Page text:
Making sense of LEED
Photos by Greg Wilson Group, Sarasota. The Sarasota Police Headquarters is designed to achieve Silver certification from the U.S. Green Building Council's Leadership in Energy and Environmental Design program. Final certification is pending.
There has been a significant increase in the number of LEED-registered construction projects in North America in the last few years, more than doubling between 2006 and 2009. Green building now accounts for nearly one-third of new construction in the United States, up from 2 percent in 2005, according to McGraw-Hill Construction, New York.
No matter where you sit on the spectrum regarding the relevance of LEED, there is no question that it has impacted our industry in a big way. From product development, to marketing and sales, to managing documentation, LEED affects virtually every company within our industry.
We have seen some innovative products and installation methods over the past five years that have helped the industry move forward towards more sustainable construction. However, what individual companies can do to affect a LEED project is quite limited, as the majority of credits available through glass and glazing are related to the overall building design.
Nonetheless, the one thing that each of us can do is understand the requirements and how our companies or products actually fit within the LEED rating system. If we want to be considered a reliable source of information in our industry, we must first educate ourselves.
Overview of the LEED rating system
The LEED certification program is a system of credits that acts as an incentive for the construction industry to build in a greener, more sustainable way. The U.S. Green Building Council launched the rating system in 1998. The Canada Green Building Council developed an adaptation of this system in 2004, tailored specifically to Canadian climates, construction practices and regulations.
The rating system is organized into five environmental categories and two bonus categories for innovative design and regional differences. It offers credits and points for items such as protecting the natural habitat on a construction site, reducing energy and water use, and using materials that have less of a negative impact on the earth.
In the more than 100 points available within the system, there are only about 12 (excluding Optimizing Energy Performance and Innovation credits) that could be applicable to the commercial glass and glazing industry. While we all want to show how our products are green, in many cases, LEED might not be the proper framework to use. To help understand how glass can contribute to achieving some of these points, this article provides an explanation of the main credits applicable to glazing products, in the order in which they are most asked about.
Materials & Resources: Credit 4: Recycled Content (maximum 2 points)
Intent of the credit: To increase demand for products with recycled content and reduce the impacts related to extraction and production of new materials.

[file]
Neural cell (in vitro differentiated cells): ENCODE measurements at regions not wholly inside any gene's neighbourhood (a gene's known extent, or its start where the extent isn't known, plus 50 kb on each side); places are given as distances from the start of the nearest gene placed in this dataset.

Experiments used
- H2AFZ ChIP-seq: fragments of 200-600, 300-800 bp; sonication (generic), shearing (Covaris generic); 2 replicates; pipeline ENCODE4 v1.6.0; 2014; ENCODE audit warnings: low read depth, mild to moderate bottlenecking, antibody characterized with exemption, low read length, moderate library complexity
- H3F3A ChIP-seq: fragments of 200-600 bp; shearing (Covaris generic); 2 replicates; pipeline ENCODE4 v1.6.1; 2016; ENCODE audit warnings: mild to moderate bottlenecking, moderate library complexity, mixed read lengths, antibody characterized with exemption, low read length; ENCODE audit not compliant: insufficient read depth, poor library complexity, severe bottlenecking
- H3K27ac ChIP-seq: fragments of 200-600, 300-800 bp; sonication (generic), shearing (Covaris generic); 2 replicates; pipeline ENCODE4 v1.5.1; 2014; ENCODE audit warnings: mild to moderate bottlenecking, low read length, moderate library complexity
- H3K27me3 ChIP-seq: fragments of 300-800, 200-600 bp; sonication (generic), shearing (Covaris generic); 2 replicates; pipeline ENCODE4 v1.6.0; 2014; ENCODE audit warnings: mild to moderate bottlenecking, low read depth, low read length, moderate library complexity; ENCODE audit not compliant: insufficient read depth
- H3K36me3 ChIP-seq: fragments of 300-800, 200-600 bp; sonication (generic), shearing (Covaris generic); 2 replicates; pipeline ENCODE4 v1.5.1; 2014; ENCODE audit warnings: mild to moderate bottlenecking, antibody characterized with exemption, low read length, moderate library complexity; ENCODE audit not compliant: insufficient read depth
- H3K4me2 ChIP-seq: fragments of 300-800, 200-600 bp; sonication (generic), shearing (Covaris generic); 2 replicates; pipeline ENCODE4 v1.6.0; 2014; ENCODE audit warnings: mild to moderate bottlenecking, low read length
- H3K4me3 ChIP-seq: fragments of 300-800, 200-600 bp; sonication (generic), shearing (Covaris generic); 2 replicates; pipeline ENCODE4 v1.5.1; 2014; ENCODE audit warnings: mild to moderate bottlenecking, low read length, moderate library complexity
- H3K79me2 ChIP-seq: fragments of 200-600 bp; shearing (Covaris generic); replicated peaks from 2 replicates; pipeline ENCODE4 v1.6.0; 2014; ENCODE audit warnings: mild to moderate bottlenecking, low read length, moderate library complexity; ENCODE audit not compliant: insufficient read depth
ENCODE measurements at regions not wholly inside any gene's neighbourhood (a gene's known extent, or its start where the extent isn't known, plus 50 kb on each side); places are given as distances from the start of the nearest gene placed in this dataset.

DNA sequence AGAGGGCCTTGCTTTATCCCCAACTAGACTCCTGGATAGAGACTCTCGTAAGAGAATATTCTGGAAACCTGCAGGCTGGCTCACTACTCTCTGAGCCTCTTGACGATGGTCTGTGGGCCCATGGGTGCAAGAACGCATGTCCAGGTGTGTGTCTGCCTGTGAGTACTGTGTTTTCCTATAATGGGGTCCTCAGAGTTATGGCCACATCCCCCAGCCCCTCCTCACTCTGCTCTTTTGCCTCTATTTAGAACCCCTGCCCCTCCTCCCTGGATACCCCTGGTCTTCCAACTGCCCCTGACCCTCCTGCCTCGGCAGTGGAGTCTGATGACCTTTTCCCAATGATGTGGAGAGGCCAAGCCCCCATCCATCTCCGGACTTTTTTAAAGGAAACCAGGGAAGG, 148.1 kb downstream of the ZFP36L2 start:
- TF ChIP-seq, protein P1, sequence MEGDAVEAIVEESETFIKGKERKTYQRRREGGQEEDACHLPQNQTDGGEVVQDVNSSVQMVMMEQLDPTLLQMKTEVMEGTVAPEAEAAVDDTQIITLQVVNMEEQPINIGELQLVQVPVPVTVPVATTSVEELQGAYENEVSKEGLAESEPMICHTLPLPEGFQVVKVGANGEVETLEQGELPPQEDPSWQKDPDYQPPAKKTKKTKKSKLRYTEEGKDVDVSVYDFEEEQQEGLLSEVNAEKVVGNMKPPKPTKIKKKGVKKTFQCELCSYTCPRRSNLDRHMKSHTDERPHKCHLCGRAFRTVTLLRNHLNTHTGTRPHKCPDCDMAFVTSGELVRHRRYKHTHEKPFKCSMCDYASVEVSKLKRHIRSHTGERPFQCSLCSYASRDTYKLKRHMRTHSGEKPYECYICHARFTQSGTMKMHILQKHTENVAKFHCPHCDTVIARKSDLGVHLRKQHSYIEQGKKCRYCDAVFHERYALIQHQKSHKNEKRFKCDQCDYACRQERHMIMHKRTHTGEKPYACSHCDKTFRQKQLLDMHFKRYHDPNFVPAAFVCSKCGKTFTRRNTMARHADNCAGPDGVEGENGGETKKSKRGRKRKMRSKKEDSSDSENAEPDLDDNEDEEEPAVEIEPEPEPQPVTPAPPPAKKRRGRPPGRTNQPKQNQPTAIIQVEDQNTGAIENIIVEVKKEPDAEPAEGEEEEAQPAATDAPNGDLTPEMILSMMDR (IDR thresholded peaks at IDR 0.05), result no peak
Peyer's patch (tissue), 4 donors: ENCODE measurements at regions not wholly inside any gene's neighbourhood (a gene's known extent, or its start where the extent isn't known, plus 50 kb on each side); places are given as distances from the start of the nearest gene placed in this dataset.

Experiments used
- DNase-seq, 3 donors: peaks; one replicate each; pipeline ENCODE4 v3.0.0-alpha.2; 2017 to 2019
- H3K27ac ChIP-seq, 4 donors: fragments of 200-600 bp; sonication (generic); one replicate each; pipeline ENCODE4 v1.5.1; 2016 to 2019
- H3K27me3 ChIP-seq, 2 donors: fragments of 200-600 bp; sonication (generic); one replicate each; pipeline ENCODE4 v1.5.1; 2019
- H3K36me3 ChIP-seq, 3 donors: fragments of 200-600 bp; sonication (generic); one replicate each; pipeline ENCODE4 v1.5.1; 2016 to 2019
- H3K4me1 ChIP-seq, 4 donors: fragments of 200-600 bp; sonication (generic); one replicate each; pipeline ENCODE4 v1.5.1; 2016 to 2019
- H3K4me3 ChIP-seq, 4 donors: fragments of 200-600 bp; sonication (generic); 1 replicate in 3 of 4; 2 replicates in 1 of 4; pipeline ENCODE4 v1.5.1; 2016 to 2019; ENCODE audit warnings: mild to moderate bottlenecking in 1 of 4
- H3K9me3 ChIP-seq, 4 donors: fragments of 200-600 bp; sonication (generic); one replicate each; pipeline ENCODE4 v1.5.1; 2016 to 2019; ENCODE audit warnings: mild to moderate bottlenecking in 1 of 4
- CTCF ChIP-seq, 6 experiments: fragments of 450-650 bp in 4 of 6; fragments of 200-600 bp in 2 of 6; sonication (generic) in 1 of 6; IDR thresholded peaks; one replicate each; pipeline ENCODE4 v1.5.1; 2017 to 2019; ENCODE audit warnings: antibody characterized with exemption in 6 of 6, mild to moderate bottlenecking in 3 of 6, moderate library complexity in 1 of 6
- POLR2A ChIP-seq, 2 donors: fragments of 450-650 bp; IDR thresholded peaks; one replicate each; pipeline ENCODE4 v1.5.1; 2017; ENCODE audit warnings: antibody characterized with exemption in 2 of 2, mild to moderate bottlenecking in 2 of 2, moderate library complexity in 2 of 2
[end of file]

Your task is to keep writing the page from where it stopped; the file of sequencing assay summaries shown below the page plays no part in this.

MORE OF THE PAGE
Glass contribution: Float glass produced by the major glass manufacturers has no allowable recycled content under the LEED system. Some specialty glass manufacturers and glass artists use recycled glass in making their products. Also, there may be recycled content used in manufacturing the interlayers in laminated glass, spacer in insulating glass, or the metal used to install glass products. The level of recycled content will vary, so you will need to contact the manufacturer for this information.
Although currently LEED credits do not apply, some types of glass are completely recyclable at the end of their useful life if not previously contaminated with glazing materials. Contact your local recycling facilities for information on the recyclability of specific products. Some facilities are now able to recycle laminated and insulated glass products that previously were destined for the landfill.
Information you might be asked for: The pre-consumer and post-consumer recycled content of glass, aluminum and other materials. To achieve LEED credits, the allowable content is based on the weight of the entire assembly being installed into the building. Post-consumer recycled content is given greater value in the calculations as it is perceived to offer an increased environmental benefit.
Common misconceptions: Although float glass manufacturers usually use up to 20 percent pre-consumer recycled materials in their manufacturing process, for the purpose of this LEED credit, this is considered reused rather than recycled material and is not allowable under this credit.
Post-consumer recycled content is defined as consumer or industrial waste that has served a useful purpose in the consumer market before being used again as a component in another material. This material must have reached its end-user and then have been discarded. Examples would be materials that came from curbside recycling programs or construction debris that is recycled.